"At all these wards I lie, at a thousand watches"
I’m very excited to say that I’ll be giving a talk next week for the annual ‘Youths That Thunder’ lecture at Shakespeare’s Globe. It’s open to the public and tickets are available, so if you’re in or near London, you should come by! I’m going to be talking about the work I’ve been doing on my new research project (more about that soon), and I thought I’d give all of you here a little preview of what I’ll be discussing—through the lens of a single character, of course.
Everyone’s watching Cressida.
Well, theatrical history hasn’t paid her much attention, as Troilus and Cressida is one of Shakespeare’s least-performed plays today. It becomes more popular when artistic and political trends match its relentlessly cynical tone, but its heavy reliance on familiarity with the Trojan War to make its irony work can make it an intimidating prospect for theatres and audiences. It’s the nihilist’s Romeo and Juliet, a play about a world where love isn’t enough: Trojan prince Troilus and noblewoman Cressida fall in love in the midst of the Trojan War, but after being brought together for a single night by her slightly over-invested uncle Pandarus, they learn that Cressida will be given to the Greeks as part of a prisoner exchange. Suddenly adrift amongst her former enemies, Cressida promises herself to the Greek soldier Diomedes, who offers protection in exchange for becoming his mistress. Troilus oversees this bargain and becomes incensed at the betrayal, vowing to meet and kill Diomedes in battle the next day. That doesn’t happen, and the whole play ends on a sour and inconclusive note, with Troilus rejecting Pandarus for his role in the whole affair, and Pandarus cursing the audience as diseased pimps and whores like himself.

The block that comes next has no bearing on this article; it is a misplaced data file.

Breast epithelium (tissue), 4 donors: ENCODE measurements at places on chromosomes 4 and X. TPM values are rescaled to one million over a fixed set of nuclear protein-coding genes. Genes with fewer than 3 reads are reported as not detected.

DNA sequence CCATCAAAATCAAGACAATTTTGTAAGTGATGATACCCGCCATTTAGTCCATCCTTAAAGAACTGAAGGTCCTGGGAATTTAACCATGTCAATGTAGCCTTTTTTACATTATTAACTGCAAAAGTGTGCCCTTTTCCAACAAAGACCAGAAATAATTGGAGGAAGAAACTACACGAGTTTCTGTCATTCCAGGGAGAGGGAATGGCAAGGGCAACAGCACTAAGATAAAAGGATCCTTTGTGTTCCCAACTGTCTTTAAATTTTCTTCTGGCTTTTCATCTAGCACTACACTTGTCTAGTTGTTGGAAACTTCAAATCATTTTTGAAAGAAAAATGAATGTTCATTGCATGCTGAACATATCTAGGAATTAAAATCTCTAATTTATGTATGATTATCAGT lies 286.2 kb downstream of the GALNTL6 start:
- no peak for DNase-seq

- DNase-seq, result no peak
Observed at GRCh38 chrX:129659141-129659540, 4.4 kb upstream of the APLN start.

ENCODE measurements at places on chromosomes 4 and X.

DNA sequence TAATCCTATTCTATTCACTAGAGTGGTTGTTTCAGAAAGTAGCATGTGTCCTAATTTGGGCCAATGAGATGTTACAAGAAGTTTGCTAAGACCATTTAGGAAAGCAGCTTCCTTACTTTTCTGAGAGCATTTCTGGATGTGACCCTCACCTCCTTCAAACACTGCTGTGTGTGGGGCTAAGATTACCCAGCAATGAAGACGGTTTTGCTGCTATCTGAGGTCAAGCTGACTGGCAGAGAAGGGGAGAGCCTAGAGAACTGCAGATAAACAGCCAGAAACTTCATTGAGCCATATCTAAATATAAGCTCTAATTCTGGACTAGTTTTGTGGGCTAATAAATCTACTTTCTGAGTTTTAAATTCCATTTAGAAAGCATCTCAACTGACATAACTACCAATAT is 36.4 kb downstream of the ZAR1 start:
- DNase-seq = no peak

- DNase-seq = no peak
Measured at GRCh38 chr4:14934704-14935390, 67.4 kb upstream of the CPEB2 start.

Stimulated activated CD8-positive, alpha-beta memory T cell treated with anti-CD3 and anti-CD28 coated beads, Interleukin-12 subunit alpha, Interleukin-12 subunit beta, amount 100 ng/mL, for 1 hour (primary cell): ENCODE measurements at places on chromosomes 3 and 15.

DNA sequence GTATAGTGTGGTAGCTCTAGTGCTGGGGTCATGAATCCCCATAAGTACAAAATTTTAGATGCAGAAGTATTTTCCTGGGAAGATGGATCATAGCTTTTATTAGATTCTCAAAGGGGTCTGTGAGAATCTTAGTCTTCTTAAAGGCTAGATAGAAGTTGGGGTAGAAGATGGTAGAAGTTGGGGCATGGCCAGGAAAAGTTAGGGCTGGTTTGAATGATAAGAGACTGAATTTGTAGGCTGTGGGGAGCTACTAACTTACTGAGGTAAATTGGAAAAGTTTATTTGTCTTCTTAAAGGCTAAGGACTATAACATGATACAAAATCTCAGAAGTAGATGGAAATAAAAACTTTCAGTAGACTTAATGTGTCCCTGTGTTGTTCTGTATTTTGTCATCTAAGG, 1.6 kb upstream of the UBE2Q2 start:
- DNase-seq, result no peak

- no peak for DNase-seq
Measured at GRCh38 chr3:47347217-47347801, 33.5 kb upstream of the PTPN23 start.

Startling as it is when Pandarus abruptly turns his gaze on the audience at the close of the play, Cressida exists in a state of endless scrutiny: we see her, and see her seeing, but never quite know what it is she sees.
‘Nothing of that shall from mine eyes appear’
We meet Cressida watching other people. She and her servant and Pandarus stand on the walls of Troy to watch the soldiers returning from the day’s fight while Pandarus tries to wingman for Troilus and suss out Cressida’s feelings about them. Cressida is cagey, parrying his efforts with wordplay and constantly redirecting attention to different men passing by below. Pandarus leaves frustrated, and only when she’s alone with the audience—the only such moment she has in the play—does Cressida lay out her feelings for Troilus a little more clearly. Namely, she does have feelings for him, but fears the fun is in the chase and if she admits it, he’ll lose interest.
Cressida’s eye is her tool for redirecting attention, for seeking to evade the evaluative gaze of Pandarus and, by proxy, Troilus. As long as she’s looking elsewhere, forcing Pandarus to discuss the passing Hector, Paris, and Helenus instead of their brother Troilus, nothing of her feelings can be betrayed by the direction of her gaze.
‘More dregs than water, if my fears have eyes’
Cressida and Troilus’s single night together is fraught with anxiety. They pass the time offering reassurances that they’ll be true to each other, that Troilus won’t lose interest now that he’s won her and that Cressida won’t ever betray him. Cressida sees ‘more dregs than water’ in the metaphorical fountain of their happiness, worries that what they’re doing is already polluted simply by having been begun—simply by having been looked at.